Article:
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The purpose of the study is to determine whether magnesium sulfate, given within 8 hours of a moderate or severe traumatic brain injury improves survival, decreases the number of people developing seizures, improves the survivors' mental and psychological functioning, including the ability to return to daily life, live independently, and return to work or school.
Condition or disease
Brain InjuriesHead InjuryBrain Concussion
Drug: magnesium sulfate
The purpose of the study is to determine if treating head-injured patients with magnesium sulfate will improve medical, mental, and psychological recovery. In particular, the study will assess each patient's ability to return to daily life, live independently, and return to work or school as done before the head injury occurred. The study will also assess magnesium sulfate's ability to reduce the risk of developing seizures (epilepsy) as well as to improve survival rates after a traumatic brain injury. Patients on the study are assigned randomly (by chance) to either the magnesium sulfate group or the group which gets a placebo. This means they have an equal chance of being in either group. Before the first dose is given, two teaspoons worth of blood are drawn from a vein in the arm. The first dose of magnesium sulfate is 1meq/kg given intravenously within 8 hours of injury. Then a five day continuous intravenous infusion of magnesium sulfate 0.24meq/kg per hour is begun. Daily magnesium levels are checked and the dose changed in order to keep the Magnesium blood level at approximately 4meq/L. If the person does not receive magnesium sulfate, he receives a placebo which looks just like magnesium sulfate but contains no active medication. If the person leaves the hospital before the five days are over, the magnesium or placebo is stopped. Patients on the study will receive a brief exam in person or over the phone at one and three months after the injury to determine whether they have had any seizures and to evaluate how they are functioning and recovering from their head injury. Each evaluation will last about one hour. At six months after the injury, they will have full neuropsychological and psychosocial evaluations done at Harborview. These tests will take about five hours to complete and include tests of vocabulary, problem solving, and coordination. There will be questions about how the injury has affected the way they feel and interact socially. For example, there will be questions about their ability to work, manage personal affairs, what their moods are like, and how anger is handled.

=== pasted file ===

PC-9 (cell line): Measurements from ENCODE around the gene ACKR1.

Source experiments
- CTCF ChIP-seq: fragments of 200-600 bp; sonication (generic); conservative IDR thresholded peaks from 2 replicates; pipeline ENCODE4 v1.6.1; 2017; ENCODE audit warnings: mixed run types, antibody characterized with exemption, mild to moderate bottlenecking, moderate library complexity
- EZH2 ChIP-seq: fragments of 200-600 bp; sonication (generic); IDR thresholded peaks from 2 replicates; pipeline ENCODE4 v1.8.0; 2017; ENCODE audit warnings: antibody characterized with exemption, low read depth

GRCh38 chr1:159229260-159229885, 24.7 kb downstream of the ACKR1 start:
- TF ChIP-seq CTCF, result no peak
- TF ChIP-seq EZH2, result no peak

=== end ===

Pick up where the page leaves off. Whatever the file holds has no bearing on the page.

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Ages Eligible for Study:
14 Years and older (Child, Adult, Older Adult)
Sexes Eligible for Study:
Accepts Healthy Volunteers:
Traumatic brain injury with post-resuscitation Glasgow Coma Scale of 3-12 or, if intubated, motor score of 1-5, or who require emergent neurosurgical intervention precluding the accurate assessment of Glasgow Coma Scale.
Injury greater than 8 hours old
Age under 14 years
Compromised renal function (creatinine of 2.0 mb/dl or greater)
Membership in a vulnerable population (e.g. pregnant woman, prisoner, etc.)
Residence making follow-up unlikely (e.g. lives outside U.S.)
Keywords provided by Nancy Temkin, University of Washington:
traumatic brain injury
Additional relevant MeSH terms:
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Wounds and Injuries
Central Nervous System Diseases
Nervous System Diseases
Trauma, Nervous System
Brain Injuries, Traumatic
Head Injuries, Closed
Sensory System Agents
Peripheral Nervous System Agents
Physiological Effects of Drugs
Central Nervous System Depressants
Calcium Channel Blockers
Membrane Transport Modulators
Molecular Mechanisms of Pharmacological Action
Calcium-Regulating Hormones and Agents
Reproductive Control Agents